Dear Liz: I have been contributing to my young adult children’s Roth IRAs for the past few years so they can start saving for retirement. My oldest son just quit his first job to go back to grad school. Since his income will be low this year, I advised her to invest her defined contribution plan with his former employer in her Roth IRA to consolidate his retirement savings. Will this conversion affect the maximum amount I can contribute to your Roth beyond the usual maximum contribution rules?
Reply: A conversion could do more than affect your ability to contribute to a Roth. It could also inflate your tax bill, reduce your eligibility for financial aid, and affect any health insurance subsidy you may be receiving. A conversion might still be a smart move because Roth IRAs offer tax-free withdrawals in retirement, but she needs to understand all the implications before taking his advice.
The amount your daughter converts from her 401(k) or other defined contribution plan would be considered a taxable distribution and treated as income. That could affect her eligibility for tax breaks, such as education tax credits and Affordable Care Act subsidies, as well as her ability to contribute to a Roth. (In 2023, an individual’s ability to contribute to a Roth is phased out between modified adjusted gross income of $138,000 to $153,000.)
In addition, to be eligible to make a contribution, she must have earned income at least equal to the amount she (or you) plans to contribute. Distributions from the retirement plan are not considered earned income, so you would need wages, salary, tips, bonuses, commissions, or self-employment income to qualify.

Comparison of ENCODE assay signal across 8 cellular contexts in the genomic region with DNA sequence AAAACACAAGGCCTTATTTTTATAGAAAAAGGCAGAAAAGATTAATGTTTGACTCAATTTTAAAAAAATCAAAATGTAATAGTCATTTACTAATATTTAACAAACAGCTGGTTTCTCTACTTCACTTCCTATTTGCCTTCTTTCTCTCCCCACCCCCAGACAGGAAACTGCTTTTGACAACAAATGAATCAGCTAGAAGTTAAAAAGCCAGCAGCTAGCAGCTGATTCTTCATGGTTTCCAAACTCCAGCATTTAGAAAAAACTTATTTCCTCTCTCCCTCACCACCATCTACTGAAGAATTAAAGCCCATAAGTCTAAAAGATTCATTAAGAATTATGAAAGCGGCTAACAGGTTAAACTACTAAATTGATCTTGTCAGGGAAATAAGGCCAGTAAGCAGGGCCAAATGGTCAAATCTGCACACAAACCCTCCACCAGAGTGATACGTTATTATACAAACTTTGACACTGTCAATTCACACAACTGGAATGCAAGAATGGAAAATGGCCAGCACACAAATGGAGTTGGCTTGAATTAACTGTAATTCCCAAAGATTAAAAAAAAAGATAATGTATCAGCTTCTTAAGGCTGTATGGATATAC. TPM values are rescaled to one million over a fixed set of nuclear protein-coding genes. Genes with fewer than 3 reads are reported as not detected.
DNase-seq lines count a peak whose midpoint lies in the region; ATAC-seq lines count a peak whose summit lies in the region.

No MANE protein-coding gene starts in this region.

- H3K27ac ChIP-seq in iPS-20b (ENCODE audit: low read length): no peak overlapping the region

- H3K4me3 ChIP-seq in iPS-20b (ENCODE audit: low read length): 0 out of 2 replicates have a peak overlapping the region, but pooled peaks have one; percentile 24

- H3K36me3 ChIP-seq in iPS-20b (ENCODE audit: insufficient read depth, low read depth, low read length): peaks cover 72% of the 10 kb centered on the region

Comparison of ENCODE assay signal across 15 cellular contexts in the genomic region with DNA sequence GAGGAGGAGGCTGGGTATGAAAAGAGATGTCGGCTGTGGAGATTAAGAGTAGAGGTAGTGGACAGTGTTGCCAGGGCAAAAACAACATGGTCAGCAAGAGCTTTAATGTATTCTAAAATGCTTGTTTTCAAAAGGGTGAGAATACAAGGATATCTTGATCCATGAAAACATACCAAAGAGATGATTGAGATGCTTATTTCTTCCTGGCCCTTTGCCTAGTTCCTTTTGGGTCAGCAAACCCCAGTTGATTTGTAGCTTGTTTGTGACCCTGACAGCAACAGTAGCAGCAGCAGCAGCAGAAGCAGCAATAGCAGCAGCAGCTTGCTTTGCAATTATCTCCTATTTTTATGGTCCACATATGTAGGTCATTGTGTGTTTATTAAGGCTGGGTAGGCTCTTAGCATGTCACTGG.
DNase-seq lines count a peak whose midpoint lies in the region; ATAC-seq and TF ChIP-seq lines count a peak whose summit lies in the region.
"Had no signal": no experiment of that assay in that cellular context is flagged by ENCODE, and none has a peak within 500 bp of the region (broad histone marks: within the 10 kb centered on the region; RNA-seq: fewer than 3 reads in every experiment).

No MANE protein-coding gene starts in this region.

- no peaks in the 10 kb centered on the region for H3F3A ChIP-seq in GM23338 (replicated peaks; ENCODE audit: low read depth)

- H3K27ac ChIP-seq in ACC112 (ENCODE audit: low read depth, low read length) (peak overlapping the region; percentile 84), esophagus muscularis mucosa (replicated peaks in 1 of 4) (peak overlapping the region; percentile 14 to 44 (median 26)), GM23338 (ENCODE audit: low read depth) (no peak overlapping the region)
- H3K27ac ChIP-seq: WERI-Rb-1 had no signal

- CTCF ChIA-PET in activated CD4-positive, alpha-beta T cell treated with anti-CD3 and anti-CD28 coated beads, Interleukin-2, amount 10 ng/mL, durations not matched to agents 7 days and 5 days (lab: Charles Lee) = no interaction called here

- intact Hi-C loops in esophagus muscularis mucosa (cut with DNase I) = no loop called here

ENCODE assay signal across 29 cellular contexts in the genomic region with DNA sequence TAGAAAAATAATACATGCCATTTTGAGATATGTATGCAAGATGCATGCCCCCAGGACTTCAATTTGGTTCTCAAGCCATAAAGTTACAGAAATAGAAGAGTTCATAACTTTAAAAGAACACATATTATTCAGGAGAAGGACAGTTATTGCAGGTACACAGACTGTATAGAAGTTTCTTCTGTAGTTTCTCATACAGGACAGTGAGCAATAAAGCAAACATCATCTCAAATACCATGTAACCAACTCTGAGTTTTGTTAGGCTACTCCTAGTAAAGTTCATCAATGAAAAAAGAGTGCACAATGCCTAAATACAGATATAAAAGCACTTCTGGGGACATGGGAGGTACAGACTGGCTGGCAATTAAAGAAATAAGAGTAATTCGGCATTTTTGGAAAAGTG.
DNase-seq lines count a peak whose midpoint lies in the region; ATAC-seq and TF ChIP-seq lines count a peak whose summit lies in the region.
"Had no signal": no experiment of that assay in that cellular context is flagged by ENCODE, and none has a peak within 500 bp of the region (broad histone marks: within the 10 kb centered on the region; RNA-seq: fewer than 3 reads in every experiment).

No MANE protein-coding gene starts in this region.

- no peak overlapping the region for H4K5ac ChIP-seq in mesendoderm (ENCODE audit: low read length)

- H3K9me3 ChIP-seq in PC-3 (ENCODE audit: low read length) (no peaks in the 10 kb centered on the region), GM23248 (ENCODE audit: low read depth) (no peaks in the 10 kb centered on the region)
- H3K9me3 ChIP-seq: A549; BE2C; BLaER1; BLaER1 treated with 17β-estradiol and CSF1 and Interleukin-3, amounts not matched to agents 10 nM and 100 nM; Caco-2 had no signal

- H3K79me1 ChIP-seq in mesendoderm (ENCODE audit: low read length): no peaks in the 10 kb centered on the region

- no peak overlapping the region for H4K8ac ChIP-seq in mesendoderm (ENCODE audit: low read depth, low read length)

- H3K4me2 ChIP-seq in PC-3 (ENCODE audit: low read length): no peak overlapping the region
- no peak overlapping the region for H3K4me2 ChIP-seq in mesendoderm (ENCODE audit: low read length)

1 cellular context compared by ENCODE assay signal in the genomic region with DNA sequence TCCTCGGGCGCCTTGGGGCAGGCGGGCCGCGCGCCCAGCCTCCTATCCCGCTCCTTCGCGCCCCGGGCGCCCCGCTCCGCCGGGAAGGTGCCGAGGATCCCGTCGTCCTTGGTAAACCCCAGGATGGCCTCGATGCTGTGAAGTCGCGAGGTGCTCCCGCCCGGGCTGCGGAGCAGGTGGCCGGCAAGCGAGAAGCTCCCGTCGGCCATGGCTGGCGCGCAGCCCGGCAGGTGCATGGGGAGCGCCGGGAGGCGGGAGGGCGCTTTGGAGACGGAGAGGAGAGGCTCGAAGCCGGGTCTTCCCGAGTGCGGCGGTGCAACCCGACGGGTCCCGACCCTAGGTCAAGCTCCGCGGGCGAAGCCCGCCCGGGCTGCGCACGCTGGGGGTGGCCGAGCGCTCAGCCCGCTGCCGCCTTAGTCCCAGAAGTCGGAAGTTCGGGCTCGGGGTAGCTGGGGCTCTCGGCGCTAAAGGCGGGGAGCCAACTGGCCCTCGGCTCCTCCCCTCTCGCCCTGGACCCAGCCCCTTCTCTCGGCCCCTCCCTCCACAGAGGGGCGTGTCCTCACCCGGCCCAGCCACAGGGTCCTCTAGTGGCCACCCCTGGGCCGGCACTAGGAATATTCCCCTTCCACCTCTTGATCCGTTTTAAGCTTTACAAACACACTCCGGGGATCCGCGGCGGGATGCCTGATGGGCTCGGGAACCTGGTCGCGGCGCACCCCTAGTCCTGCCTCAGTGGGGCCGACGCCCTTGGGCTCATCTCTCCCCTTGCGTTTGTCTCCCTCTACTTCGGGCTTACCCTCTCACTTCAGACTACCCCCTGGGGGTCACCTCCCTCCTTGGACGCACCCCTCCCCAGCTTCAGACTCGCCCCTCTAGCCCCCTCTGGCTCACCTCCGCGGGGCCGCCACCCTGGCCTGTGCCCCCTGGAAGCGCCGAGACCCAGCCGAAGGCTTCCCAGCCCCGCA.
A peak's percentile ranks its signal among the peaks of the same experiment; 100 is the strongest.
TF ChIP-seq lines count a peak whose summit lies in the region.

The conversion could affect your financial aid in future years. Federal aid calculations are based on tax returns from two prior years, so your 2023 tax return could affect your aid if you are still in school during the 2025-26 academic year.
Also, you need to figure out how you would pay the tax bill on the conversion. Converting a regular retirement account to a Roth might make sense if someone expects to be in a higher tax bracket later, but the math starts to unravel if the retirement account itself has to be raided to pay the tax.
Your daughter should consult a tax professional who can review her situation and provide personalized advice.
Liz Weston, a Certified Financial Planner, is a personal finance columnist for NerdWallet. Questions can be sent to 3940 Laurel Canyon, No. 238, Studio City, CA 91604, or by using the “Contact” form at asklizweston.com.